I’ve had a lot of people ask me why I bothered to get tested for AS at the not-so-tender age of twenty-seven. The amount of support for adult-aged Aspies isn’t particularly extensive (or existent) in most areas, and a lot of people who make it to adulthood without proper testing have probably developed their own coping mechanisms to appear normal enough, so is a proper diagnosis really helpful after a certain age?

For me, it really was. Granted, some of that help has come in the form of a therapist who has only been made available to me through the generous financial assistance of my parents. But even if I didn’t have access to a therapist, I’d still be better off today than I was just over two years ago. Having a name and an explanation for certain facets of my life has made so many subtle but powerful changes in it.

Here’s a little story about one of them:

My Dork Passenger was all about Canadian indie rock the summer that the North By Northeast came into being. I immediately became convinced that it was going to be the greatest thing to ever happen. I was too young and Welland-bound to actually go, but that didn’t stop me from tearing the schedule out of an issue of NOW, taping it to my wall, circling all of the bands that I wanted to see and fantasizing about being there. As soon as I was of age, I promised myself, I would take that festival for all it was worth.

Armed with a media pass and boundless enthusiasm, I sort of made good on my promise six years later. I did the festival. I went to the “exclusive” opening party. I saw at least five bands a night and reviewed them all. But it was really nothing like I’d dreamed it would be.

I couldn’t figure it out. I loved music. I loved being invited to things that other people weren’t invited to. I loved festivals. And yet I came out of the festival feeling anxious, sad, frustrated and completely drained. I had never had less fun with music. My years of choir practice had actually been more invigorating.

As I am wont to do, I blamed myself. All of my fellow music lovers and writers thrived at events like NXNE and Canadian Music Week. They’d go see a million bands! They’d party after! And they’d still have the time and energy to write about all of it in detail the next morning! Clearly everyone else was awesome and I was deficient.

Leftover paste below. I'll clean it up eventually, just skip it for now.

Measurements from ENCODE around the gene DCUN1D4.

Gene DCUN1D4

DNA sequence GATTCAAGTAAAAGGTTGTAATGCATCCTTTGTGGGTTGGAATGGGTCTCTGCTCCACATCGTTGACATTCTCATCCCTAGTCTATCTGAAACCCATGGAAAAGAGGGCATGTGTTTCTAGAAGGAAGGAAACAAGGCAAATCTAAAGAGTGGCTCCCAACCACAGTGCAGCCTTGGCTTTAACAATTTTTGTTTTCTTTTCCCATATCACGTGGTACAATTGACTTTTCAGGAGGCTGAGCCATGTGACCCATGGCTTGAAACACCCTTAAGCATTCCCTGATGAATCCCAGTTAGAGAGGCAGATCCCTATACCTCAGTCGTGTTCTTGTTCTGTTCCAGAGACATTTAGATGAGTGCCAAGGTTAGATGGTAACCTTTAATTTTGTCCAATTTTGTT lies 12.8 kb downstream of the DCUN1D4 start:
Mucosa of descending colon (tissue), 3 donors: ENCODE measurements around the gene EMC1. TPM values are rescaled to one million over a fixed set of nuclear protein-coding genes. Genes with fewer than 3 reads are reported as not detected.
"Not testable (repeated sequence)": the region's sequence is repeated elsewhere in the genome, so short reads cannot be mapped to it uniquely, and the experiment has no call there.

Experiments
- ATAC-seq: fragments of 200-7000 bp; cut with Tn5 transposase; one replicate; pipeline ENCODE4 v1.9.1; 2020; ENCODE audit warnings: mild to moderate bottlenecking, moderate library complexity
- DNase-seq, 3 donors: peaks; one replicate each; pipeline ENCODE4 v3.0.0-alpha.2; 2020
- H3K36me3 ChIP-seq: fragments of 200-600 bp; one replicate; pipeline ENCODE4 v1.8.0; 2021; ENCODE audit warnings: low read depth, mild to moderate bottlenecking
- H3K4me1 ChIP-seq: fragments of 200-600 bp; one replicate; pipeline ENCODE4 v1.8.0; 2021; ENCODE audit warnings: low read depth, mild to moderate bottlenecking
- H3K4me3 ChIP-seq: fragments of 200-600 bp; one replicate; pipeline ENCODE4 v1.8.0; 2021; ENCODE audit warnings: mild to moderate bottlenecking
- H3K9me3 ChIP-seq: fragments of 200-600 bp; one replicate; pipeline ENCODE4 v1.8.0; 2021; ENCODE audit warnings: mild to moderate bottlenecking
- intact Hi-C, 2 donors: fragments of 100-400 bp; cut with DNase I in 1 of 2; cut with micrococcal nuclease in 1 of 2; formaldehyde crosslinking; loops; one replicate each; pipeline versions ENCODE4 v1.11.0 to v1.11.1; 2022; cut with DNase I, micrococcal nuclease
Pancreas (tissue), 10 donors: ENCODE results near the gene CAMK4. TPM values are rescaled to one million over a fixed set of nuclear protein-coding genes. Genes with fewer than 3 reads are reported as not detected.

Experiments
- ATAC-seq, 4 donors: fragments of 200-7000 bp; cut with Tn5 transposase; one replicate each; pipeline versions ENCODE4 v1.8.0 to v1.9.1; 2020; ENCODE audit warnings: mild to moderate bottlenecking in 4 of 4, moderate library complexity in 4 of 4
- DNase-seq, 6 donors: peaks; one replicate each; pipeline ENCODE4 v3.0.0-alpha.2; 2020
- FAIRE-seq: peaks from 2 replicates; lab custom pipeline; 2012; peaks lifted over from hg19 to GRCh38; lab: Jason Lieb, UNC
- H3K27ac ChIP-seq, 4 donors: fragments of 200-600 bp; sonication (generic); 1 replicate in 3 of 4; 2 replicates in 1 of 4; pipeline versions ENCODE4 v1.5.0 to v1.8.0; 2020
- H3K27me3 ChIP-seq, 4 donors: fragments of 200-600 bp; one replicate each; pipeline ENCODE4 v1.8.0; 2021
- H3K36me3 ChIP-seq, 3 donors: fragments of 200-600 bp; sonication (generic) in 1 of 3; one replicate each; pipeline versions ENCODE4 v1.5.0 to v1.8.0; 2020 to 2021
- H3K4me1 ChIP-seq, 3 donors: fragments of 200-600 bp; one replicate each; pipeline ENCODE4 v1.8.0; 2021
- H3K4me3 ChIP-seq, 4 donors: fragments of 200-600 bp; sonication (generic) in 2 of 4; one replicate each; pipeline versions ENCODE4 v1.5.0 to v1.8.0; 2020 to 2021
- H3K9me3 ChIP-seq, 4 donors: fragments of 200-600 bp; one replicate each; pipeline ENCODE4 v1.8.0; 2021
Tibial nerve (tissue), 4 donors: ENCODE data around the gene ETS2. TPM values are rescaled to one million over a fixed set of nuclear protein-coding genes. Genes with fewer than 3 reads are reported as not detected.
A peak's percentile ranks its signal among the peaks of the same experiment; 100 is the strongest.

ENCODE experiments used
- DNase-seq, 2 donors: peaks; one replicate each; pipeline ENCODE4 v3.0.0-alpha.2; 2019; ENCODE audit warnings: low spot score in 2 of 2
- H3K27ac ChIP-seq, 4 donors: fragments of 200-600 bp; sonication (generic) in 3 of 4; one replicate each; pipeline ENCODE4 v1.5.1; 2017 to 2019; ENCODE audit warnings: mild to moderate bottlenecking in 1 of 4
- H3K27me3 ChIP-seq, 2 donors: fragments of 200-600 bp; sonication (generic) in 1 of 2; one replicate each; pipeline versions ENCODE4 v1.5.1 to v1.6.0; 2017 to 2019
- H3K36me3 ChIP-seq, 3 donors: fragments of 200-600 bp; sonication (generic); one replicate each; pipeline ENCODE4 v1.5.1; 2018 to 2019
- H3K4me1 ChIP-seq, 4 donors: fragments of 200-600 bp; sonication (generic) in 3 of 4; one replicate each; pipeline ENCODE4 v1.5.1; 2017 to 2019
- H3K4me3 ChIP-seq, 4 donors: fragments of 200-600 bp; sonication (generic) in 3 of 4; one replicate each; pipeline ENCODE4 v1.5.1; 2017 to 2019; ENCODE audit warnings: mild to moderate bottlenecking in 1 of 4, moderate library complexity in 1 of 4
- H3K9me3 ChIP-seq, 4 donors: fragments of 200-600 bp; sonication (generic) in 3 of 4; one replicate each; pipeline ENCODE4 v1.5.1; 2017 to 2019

I operated on that conclusion for almost a decade. Every March and every June, I would drag myself through a heady mix of amazing music, decent parties, and all-encompassing anxiety and crying jags and then beat myself up for not being more perfectly rock’n’roll. And then, somewhere in the middle in Devo’s Saturday night set at Yonge and Dundas Square, something occurred to me: I was simply overloaded.

I enjoy loud music. I like it in crowds. I like going to parties with loud music, particularly when I’m getting free food and drinks out of the experience. But I simply don’t have the capacity for those experiences that my fellow music writers and fans do.

People with Asperger’s sometimes say that a neurotypical’s capacity for social energy is like a large bucket that takes forever to fill. Aspies, on the other hand, are only armed with a small cup that is prone to overflowing.

I thoroughly enjoyed a number of things that happened to me this weekend. I went to a couple of cool parties and BBQs and got a little free liquor (and some delicious burgers) out of them. I went on a free cruise and watched a number of bands who didn’t suck play on the boat. I attended a screening for a great film about The Replacements. I saw one of the big bands from my adolescent music life and they still rocked.

But I also cried a fair amount. And got disproportionately mad at people for accidentally jostling me in packed bars. And found myself angrily stomping around Y&D square while I said horrible things about Devo.

It still wasn’t exactly the best NXNE I could have possibly had, but there was one big difference from the old days: instead of forcing myself to go out to the clubs for another five hours of music, I admitted defeat and went home. And then, at some later point, I gave myself a break.

Maybe some people could have figured that out on their own, but I needed that diagnosis before I could assess my strengths and weaknesses properly. I needed to know what was going on in my brain before I could ever come to any self-acceptance or understanding.

And so, thanks to my Official Autism badge, I finally realized that I was taking NXNE for all I was worth. And then, when it became too much for me and stopped being fun, I went home and watched some TopGear to relax.

It might not sound like much, but it sure beats crying at The Horseshoe at 3am and not knowing why.

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In The Club

June 13, 2011

While the outside of a nightclub is clearly terrifying for my crippling low self-esteem and self-loathing, the inside is actually a lot more perilous from an autism perspective. Loud music! Personal Space Issues! Socialization! Here’s my lazy, so-late-it-barely-matters-anymore recap of my night as an autistic club kid.

Loud Music